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Montrealers
Photograph: © Sylvie Li @ shoot Studio - Tourisme Montréal

17 slang words every Montrealer should know

These Montreal slang terms are things you’ll only hear in the city, plus some terms you should probably avoid

By JP Karwacki
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Every city has a language within a language that can be tricky to navigate for newcomers, and that goes double for Montreal slang. Our mixing and mingling of both French and English has given rise to a bunch of terms used on both sides of the language divide that can make it pretty confounding if you find yourself without a local guide. We’re here to lend a hand, offering up a list of our local phrases and terms. so you can brush up on your slang (if you’re from here) or pass yourself off for a local (if you’re not) and get on every Montrealer’s good side—that, or at least figure out what the hell we’re talking about so you can join in on the fun. (There’s also a couple of bonus terms that we’ve heard many a visitors mistakenly use because they figured they were local, but are actually way out of date and rarely used except ironically. 

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Our favourite pieces of Montreal slang

Le Pizza Week
Photograph: Sean Mollitt

1. All-dressed

Anglo-Montrealers poached this term as a direct translation from “toute garnie” as early as the mid-70s and it was initially used to refer to a slice of pizza with everything on it. These days it’s universally used when ordering hot-dogs, burgers, shawarmas, or pretty much anything else you want fully loaded with all the standard toppings.

Coupe Longueuil
Photograph: Colton Sturgeon

2. Coupe Longueuil

Officially known as a mullet in English and a nuque longue in French, this classic Canadian hairstyle is affectionately known as a “coupe Longueuil” to both anglophone and francophone Montrealers. The name is a gentle prod at the Montreal suburb of Longueuil and its residents’  alleged penchant for wearing this beloved business in the front, party in the back, hairdo.

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Bonjour-Hi
Photograph: Joy Real

3. Bonjour-Hi

An unofficial greeting used by many Montrealers (especially retail employees when greeting customers) as a quick way to signify knowledge of and willingness to use either language to communicate. Although provincial government officials have considered banning its use in favour of a French-only greeting, it’s grown so popular in recent years that no government has yet dared.

Le Petit Dep
Photograph: Le Petit Dep

4. Dep

Likely one of the first slang terms you’ll encounter when you’re new to Montreal, a “dep”—short for dépanneur, the French term for repairman or troubleshooter—is a convenience store for everyday basics. These can include snack foods, toilet paper, pantry items, cigarettes, and most notably, beer and wine. Most deps normally open around 7:00 and close at 11:00 pm (which just happens to be the window during which it’s legal to sell alcohol.) The origin of the term isn’t certain, but one theory suggests they’re called dépanneurs as a reference to repairmen because of the reliable, last-minute emergency services they offer.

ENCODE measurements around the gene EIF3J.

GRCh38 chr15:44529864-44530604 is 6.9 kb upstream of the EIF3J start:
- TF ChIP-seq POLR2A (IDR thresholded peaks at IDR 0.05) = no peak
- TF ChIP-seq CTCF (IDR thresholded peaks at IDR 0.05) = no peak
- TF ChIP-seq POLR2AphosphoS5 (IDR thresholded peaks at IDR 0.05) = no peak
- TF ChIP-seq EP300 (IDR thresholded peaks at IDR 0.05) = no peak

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Autoroute
Photograph: Xan Griffin

5. Autoroute

In Quebec, anglophones and francophones alike use the word autoroute when speaking about the highway and freeway systems. The word itself is a portmanteau of auto and route (the French terms for car and road respectively), much like the English term motorway. Interestingly, when Quebec’s highway system was first planned in the 1950s, the design documents initially referred to the future roadways as autostrades, from the Italian word autostrada.

La bise
Photograph: Shane Avery

6. La bise

La bise is an informal French term for a kiss, but also refers to a common physical greeting that can really fluster outsiders in the city. La bise is a customary Montreal greeting where friends, families and even coworkers will plant a pair of kisses on each other’s cheeks by way of a hello instead of a stodgy handshake. Your best bet is to wait for someone to initiate. Most aim for the left cheek first. You’ll likely embarass yourself the first few times around, but you’ll get the hang of it. It’s a rite of passage.

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Paul Patates
Photograph: Courtesy Yelp/A L.

7. Casse-croûte

The term we use when speaking about our beloved snack-bars, casse-croûtes are found all over Quebec and serve up some of Quebec’s most iconic dishes. These dishes usually aren’t too heavy and aren't meant to replace a full meal. They're also often portable and are often served in disposable containers with plastic utensils. Standard dishes include traditional Quebecois-style hot dogs, hamburgers, and of course, poutine.

Guichet
Photograph: @tavaresguivartche / Instagram

8. Guichet

Montrealers and Quebecois alike will use this term to refer to bank machines or ATMs (automated teller machines.)  The term loosely means window or counter in French and is a reference to physical brick-and-mortar bank locations where you would approach a bank teller’s countertop (usually with a small window) to perform your transactions.

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La Banquise
Photograph: Courtesy Yelp/Min C.

9. Poutine